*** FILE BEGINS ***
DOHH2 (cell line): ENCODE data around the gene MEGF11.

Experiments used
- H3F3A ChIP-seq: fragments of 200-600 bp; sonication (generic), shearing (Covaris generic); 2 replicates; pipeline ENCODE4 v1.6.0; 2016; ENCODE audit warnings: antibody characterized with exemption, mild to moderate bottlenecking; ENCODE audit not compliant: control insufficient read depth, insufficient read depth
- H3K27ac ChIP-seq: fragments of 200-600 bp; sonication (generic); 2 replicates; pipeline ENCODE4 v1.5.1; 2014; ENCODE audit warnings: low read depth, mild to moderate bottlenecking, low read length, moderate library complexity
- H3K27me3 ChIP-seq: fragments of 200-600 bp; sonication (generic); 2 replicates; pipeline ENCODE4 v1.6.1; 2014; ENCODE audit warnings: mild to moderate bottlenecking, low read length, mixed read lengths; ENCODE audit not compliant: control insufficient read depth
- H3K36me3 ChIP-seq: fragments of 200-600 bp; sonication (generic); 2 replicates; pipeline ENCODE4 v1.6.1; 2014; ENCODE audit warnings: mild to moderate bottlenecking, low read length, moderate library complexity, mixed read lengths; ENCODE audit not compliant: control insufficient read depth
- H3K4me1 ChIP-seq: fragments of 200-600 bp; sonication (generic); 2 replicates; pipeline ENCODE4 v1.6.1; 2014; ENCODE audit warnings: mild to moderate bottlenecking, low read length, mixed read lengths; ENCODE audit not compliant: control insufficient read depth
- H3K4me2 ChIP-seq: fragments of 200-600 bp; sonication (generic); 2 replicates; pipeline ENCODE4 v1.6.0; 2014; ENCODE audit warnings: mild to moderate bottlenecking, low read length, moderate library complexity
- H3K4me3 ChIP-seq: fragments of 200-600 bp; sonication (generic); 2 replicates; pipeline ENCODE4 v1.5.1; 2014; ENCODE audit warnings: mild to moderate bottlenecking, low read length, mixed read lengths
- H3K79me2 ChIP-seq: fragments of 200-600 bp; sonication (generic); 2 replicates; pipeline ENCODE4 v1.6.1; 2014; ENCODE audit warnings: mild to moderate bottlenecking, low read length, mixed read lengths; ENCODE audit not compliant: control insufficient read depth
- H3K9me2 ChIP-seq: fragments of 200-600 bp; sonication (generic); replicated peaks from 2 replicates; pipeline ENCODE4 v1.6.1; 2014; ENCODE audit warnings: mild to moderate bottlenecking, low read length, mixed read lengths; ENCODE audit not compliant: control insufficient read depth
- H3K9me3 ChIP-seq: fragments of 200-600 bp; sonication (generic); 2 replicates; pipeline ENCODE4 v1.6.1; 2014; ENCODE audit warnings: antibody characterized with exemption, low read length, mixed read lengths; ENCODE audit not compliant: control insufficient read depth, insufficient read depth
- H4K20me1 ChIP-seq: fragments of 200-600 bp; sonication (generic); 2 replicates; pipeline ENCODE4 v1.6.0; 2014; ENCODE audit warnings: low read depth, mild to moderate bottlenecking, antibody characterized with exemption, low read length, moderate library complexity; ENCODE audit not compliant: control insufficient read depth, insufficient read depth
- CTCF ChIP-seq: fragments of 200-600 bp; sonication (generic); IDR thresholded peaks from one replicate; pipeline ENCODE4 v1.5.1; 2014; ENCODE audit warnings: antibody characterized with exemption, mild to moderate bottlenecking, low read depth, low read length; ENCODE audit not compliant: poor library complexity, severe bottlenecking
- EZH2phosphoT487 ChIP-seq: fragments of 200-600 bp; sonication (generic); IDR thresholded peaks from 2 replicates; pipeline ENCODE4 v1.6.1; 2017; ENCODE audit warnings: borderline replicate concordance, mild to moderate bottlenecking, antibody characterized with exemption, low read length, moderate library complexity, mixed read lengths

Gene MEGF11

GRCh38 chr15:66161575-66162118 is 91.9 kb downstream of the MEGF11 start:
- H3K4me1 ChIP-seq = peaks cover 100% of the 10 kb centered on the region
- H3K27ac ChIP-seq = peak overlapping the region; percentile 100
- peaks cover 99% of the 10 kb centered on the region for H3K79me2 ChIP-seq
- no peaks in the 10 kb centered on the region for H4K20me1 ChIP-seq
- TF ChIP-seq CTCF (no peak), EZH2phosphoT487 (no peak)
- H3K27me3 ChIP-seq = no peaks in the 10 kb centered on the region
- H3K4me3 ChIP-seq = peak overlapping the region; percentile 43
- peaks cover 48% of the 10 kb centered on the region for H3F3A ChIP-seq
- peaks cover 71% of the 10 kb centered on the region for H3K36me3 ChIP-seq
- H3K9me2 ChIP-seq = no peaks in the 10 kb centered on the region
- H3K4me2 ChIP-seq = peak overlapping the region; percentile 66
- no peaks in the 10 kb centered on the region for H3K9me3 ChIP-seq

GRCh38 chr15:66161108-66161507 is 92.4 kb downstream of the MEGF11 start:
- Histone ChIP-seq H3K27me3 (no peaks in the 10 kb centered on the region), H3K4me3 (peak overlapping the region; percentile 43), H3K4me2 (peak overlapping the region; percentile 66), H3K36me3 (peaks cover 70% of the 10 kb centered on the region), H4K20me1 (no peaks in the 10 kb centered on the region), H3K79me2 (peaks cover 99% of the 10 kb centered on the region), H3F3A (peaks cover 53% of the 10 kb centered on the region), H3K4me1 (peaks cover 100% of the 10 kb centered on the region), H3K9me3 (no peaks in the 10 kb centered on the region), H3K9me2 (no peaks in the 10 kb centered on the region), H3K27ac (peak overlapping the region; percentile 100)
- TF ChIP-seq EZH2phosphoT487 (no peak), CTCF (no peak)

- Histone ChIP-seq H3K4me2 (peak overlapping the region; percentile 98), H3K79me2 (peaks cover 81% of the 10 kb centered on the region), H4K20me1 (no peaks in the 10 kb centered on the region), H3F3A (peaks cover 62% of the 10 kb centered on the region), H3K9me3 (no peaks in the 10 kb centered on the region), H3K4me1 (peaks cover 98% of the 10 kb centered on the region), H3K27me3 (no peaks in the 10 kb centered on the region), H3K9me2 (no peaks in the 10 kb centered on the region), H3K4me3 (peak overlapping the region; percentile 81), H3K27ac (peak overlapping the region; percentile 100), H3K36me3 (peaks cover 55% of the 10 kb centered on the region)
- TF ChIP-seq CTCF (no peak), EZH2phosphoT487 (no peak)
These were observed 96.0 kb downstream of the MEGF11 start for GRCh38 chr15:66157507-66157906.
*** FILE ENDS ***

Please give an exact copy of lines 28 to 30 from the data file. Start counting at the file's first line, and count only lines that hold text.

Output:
- H3K4me2 ChIP-seq = peak overlapping the region; percentile 66
- no peaks in the 10 kb centered on the region for H3K9me3 ChIP-seq

GRCh38 chr15:66161108-66161507 is 92.4 kb downstream of the MEGF11 start: